The average American consumer produces just under five pounds of trash each day, while a family creates about 18 pounds. Multiplying those numbers by 365 days for the year, it all adds up to: 1,642 pounds per person. 6,570 pounds per family.


What You Should Know

  • A tiny part of plastic used is actually being recycled or incinerated in waste-to-energy facilities. Much of it ends up in landfills, where it may take up to 1,000 years to decompose, leaching potentially toxic substances into the soil and water.

  • 300 million tons of plastic is produced every year. Less than 25% of that plastic is reclaimed or recycled and a staggering 8.8 million tons end up in our oceans.

  • Only 9% of all plastic waste ever produced has been recycled. About 12% has been incinerated, while the rest — 79% — has accumulated in landfills, dumps or the natural environment.

  • Most plastics are not biodegradable and only after hundreds of years of exposure to UV rays do they breakdown, and even then, only into microscopic plastic particles.​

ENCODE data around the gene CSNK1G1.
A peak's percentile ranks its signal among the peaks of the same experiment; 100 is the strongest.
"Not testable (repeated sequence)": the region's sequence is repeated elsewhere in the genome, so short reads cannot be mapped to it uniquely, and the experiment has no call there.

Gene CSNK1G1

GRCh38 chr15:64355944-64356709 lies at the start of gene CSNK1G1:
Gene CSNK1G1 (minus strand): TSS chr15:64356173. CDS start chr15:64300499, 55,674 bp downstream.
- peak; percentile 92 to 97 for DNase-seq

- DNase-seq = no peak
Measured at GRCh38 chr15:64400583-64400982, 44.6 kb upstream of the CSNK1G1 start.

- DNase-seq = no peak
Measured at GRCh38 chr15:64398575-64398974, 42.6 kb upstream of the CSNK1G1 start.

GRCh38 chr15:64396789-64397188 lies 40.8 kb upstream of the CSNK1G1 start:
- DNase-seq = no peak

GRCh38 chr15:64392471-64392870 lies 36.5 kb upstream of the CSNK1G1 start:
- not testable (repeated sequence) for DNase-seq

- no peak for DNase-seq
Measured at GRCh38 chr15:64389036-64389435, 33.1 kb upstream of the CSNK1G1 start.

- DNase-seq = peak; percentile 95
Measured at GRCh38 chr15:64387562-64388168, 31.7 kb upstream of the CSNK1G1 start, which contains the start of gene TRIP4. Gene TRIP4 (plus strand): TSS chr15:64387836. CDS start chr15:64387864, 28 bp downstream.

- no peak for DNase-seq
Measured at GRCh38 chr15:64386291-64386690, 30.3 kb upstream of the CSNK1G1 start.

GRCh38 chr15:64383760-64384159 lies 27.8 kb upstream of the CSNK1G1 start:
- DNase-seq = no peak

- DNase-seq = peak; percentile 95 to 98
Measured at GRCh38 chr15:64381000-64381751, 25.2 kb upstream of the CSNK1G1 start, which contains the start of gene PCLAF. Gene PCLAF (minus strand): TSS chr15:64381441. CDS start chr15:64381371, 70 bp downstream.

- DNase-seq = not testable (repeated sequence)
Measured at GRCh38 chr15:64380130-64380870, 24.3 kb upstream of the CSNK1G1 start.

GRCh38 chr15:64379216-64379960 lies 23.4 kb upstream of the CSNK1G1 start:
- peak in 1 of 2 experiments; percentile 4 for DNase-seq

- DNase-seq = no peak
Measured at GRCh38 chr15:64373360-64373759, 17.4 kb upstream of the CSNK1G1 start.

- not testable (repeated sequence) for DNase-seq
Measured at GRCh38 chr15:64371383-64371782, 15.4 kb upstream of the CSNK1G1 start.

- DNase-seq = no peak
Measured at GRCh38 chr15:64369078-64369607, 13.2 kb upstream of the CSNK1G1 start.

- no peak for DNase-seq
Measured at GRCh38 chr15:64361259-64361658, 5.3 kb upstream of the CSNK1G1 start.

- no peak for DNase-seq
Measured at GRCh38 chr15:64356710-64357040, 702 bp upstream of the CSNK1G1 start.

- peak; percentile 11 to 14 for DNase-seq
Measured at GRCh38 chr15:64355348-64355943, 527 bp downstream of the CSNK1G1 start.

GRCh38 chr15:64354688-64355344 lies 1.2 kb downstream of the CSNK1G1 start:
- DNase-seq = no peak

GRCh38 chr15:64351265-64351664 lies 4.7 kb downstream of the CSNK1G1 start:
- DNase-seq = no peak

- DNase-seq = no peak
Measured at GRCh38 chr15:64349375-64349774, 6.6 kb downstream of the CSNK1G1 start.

• ​Grazing and scavenging animals, such as cows, seagulls, dogs and camels, regularly eat plastic that has been​ contaminated with human food.

  • Fleece and synthetic clothing shed microplastics into the water with each washing. In fact, a fleece jacket sheds about 2,000 pieces of plastic per washing. Wastewater treatment plants do not have the ability to screen these tiny pieces, meaning they end up in both the discharged water and the sludge that is composted.

  • A 2017 United Nations resolution discussed microplastics and the need for regulations to reduce this hazard to our oceans, their wildlife, and human health.

  • Conventional laundry detergents often contain phosphates, which can cause harmful algal blooms that lead to dead zones in aquatic ecosystems.